The Minnesota Court of Appeals issued a groundbreaking decision on October 13, 2015, holding that Minnesota Statute § 169A.20, Subd. 2, as applied to refusal of a warrantless blood test, violates a driver’s right to due process under the United States and Minnesota Constitutions. State v. Trahan, __ N.W.2d __, (Minn. Ct. App. 2015).
The defendant in Trahan was arrested for suspected DWI and driving with a cancelled license due to his history of multiple previous DWI convictions. Defendant was later presented with his choice between a blood or urine test pursuant to the Minnesota Implied Consent Law. There was a dispute over whether the defendant agreed to provide a urine sample when he ultimately refused to take a blood test. The defendant was later charged with first degree of refusal to submit to a chemical test in violation of Minnesota Statute § 169A.20, Subd. 2, and he later agreed to a sentence at the low end of the presumptive range.
The defendant later made several legal challenges to his plea and the matter was remanded to the Minnesota Court of Appeals in light of the Minnesota Supreme Court’s decision in State v. Bernard, 859 N.W.2d 762 (Minn. 2015). The Minnesota Court of Appeals determined that obtaining a blood sample is a search as contemplated by the Fourth Amendment requiring a warrant. In light of the intrusiveness of obtaining a blood sample, the court determined that there was no search‑incident‑to‑arrest exception under the Fourth Amendment’s warrant requirement. Moreover, the court determined that the exigent circumstances exception did not apply in this particular case because the facts did not suggest that there was any question with respect to the ability to obtain a timely blood draw from the defendant, unlike other cases where officers face an emergency or other delay, making it difficult to obtain a warrant in advance of the blood draw. The appellate court went on to note that the state could take other approaches to preventing and prosecuting drunk driving that did not infringe on a driver’s fundamental right to refuse an unreasonable search of his blood. Accordingly, it determined that the test‑refusal statute was not sufficiently tailored to protect the defendant’s right to due process and, therefore, violated the federal and state constitutions.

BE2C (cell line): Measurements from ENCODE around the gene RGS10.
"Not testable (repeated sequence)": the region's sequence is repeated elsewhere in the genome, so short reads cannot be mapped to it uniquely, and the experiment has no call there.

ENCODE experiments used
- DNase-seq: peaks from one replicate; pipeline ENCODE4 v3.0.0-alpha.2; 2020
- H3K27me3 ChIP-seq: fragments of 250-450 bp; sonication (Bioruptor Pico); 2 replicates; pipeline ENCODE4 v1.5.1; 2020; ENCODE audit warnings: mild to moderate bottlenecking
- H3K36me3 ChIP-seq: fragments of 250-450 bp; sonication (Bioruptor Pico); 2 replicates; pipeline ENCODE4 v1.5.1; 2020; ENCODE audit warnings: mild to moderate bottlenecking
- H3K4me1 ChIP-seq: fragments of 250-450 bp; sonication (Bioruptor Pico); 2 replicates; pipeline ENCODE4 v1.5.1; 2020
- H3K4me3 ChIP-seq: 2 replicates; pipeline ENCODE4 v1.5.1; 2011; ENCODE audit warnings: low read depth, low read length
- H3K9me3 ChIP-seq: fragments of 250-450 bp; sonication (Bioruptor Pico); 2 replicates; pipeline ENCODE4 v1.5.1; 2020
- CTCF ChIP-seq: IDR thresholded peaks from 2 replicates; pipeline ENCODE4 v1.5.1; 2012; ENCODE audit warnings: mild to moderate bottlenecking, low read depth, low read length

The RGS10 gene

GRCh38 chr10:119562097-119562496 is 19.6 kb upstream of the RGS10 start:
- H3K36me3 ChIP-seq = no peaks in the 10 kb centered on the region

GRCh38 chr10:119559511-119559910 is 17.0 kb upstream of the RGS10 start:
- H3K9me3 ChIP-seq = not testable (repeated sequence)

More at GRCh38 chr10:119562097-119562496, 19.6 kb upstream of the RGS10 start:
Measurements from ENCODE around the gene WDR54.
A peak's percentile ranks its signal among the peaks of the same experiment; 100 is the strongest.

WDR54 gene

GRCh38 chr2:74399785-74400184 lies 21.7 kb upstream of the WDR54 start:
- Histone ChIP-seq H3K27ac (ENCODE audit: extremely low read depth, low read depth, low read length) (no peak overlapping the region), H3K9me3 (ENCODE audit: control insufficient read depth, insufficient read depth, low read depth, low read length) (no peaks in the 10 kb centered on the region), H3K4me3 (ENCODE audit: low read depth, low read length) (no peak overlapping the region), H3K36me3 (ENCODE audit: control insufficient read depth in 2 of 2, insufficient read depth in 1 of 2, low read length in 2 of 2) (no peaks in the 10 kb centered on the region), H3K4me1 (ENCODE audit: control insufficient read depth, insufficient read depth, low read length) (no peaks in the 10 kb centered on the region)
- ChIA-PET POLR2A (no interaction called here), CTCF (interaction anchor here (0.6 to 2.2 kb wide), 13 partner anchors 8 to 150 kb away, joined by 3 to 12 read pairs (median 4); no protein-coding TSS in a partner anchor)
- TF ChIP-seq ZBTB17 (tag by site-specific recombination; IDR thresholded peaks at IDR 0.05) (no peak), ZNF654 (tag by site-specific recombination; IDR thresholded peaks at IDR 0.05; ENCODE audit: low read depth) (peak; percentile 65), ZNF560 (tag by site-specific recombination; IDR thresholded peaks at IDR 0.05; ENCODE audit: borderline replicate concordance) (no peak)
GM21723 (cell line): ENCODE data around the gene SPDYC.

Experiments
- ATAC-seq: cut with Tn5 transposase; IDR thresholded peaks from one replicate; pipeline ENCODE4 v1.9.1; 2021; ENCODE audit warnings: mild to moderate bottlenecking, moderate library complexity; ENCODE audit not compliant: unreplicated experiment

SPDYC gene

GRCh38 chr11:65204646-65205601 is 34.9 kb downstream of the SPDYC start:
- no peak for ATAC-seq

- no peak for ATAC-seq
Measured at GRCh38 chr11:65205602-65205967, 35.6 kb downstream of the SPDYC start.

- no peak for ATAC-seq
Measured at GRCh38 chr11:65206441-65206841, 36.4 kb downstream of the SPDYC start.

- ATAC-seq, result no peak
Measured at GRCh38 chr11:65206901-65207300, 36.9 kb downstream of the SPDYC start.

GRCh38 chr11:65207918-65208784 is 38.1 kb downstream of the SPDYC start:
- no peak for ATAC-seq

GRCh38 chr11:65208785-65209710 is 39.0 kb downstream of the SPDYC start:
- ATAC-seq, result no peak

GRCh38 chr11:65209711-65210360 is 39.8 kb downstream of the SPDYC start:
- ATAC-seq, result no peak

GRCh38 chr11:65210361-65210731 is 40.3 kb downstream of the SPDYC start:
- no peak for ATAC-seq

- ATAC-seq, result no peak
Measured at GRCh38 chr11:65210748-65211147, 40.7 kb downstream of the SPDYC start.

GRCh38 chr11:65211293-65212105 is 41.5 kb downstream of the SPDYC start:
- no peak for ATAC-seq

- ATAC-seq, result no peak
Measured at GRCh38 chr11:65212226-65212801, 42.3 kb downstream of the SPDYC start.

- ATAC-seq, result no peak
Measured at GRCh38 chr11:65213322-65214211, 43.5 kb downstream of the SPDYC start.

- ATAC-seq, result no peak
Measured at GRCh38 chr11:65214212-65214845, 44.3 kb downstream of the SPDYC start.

The decision in Trahan will likely be subject to further review and leaves several questions open with respect to the constitutionality of convictions and driving license revocations for test refusal as well as the admissibility of blood test results. The decision suggests that the inquiry will be case specific and the result of the analysis may have significant implications for defendants in a variety of cases. Moreover, the decision raises questions about the advisory given to drivers following a DWI arrest.